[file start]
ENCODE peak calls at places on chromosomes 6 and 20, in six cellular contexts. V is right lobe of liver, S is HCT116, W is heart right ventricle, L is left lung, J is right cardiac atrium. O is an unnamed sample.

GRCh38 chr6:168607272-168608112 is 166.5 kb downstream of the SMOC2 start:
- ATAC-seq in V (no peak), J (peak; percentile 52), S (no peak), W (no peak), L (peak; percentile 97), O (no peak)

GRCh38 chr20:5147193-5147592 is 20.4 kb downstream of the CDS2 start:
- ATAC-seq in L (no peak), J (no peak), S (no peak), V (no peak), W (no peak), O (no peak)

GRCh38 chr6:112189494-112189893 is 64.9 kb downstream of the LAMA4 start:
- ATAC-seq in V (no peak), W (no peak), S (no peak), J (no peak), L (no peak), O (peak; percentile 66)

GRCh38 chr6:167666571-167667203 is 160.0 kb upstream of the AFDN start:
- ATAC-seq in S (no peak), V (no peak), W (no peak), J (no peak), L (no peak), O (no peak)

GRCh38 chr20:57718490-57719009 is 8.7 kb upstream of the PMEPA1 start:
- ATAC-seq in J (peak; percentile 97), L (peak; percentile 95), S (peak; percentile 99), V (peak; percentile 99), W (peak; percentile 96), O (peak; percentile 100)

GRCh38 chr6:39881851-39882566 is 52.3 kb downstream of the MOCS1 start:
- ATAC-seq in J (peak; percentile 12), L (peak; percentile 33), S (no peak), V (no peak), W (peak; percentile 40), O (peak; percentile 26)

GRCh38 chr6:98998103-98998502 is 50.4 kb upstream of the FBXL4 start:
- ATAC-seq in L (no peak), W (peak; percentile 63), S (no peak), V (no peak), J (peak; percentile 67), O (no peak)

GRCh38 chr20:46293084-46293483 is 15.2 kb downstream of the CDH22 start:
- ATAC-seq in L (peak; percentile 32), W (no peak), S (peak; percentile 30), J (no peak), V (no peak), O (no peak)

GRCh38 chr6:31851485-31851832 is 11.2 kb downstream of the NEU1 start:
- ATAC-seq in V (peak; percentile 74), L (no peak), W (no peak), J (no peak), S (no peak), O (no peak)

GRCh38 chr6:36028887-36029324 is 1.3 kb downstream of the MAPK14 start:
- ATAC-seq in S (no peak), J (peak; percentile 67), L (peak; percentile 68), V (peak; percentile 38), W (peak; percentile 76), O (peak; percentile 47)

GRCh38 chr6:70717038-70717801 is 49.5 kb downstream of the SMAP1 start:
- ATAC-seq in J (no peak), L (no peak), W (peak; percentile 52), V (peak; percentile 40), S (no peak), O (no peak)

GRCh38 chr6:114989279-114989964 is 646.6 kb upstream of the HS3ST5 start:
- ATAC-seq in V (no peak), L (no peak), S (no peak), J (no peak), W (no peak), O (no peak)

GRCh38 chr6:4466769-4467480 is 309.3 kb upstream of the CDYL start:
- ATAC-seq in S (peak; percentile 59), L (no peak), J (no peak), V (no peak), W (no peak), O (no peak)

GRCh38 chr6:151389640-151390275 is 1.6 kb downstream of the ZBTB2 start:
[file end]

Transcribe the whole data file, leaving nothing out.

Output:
ENCODE peak calls at places on chromosomes 6 and 20, in six cellular contexts. V is right lobe of liver, S is HCT116, W is heart right ventricle, L is left lung, J is right cardiac atrium. O is an unnamed sample.

GRCh38 chr6:168607272-168608112 is 166.5 kb downstream of the SMOC2 start:
- ATAC-seq in V (no peak), J (peak; percentile 52), S (no peak), W (no peak), L (peak; percentile 97), O (no peak)

GRCh38 chr20:5147193-5147592 is 20.4 kb downstream of the CDS2 start:
- ATAC-seq in L (no peak), J (no peak), S (no peak), V (no peak), W (no peak), O (no peak)

GRCh38 chr6:112189494-112189893 is 64.9 kb downstream of the LAMA4 start:
- ATAC-seq in V (no peak), W (no peak), S (no peak), J (no peak), L (no peak), O (peak; percentile 66)

GRCh38 chr6:167666571-167667203 is 160.0 kb upstream of the AFDN start:
- ATAC-seq in S (no peak), V (no peak), W (no peak), J (no peak), L (no peak), O (no peak)

GRCh38 chr20:57718490-57719009 is 8.7 kb upstream of the PMEPA1 start:
- ATAC-seq in J (peak; percentile 97), L (peak; percentile 95), S (peak; percentile 99), V (peak; percentile 99), W (peak; percentile 96), O (peak; percentile 100)

GRCh38 chr6:39881851-39882566 is 52.3 kb downstream of the MOCS1 start:
- ATAC-seq in J (peak; percentile 12), L (peak; percentile 33), S (no peak), V (no peak), W (peak; percentile 40), O (peak; percentile 26)

GRCh38 chr6:98998103-98998502 is 50.4 kb upstream of the FBXL4 start:
- ATAC-seq in L (no peak), W (peak; percentile 63), S (no peak), V (no peak), J (peak; percentile 67), O (no peak)

GRCh38 chr20:46293084-46293483 is 15.2 kb downstream of the CDH22 start:
- ATAC-seq in L (peak; percentile 32), W (no peak), S (peak; percentile 30), J (no peak), V (no peak), O (no peak)

GRCh38 chr6:31851485-31851832 is 11.2 kb downstream of the NEU1 start:
- ATAC-seq in V (peak; percentile 74), L (no peak), W (no peak), J (no peak), S (no peak), O (no peak)

GRCh38 chr6:36028887-36029324 is 1.3 kb downstream of the MAPK14 start:
- ATAC-seq in S (no peak), J (peak; percentile 67), L (peak; percentile 68), V (peak; percentile 38), W (peak; percentile 76), O (peak; percentile 47)

GRCh38 chr6:70717038-70717801 is 49.5 kb downstream of the SMAP1 start:
- ATAC-seq in J (no peak), L (no peak), W (peak; percentile 52), V (peak; percentile 40), S (no peak), O (no peak)

GRCh38 chr6:114989279-114989964 is 646.6 kb upstream of the HS3ST5 start:
- ATAC-seq in V (no peak), L (no peak), S (no peak), J (no peak), W (no peak), O (no peak)

GRCh38 chr6:4466769-4467480 is 309.3 kb upstream of the CDYL start:
- ATAC-seq in S (peak; percentile 59), L (no peak), J (no peak), V (no peak), W (no peak), O (no peak)

GRCh38 chr6:151389640-151390275 is 1.6 kb downstream of the ZBTB2 start: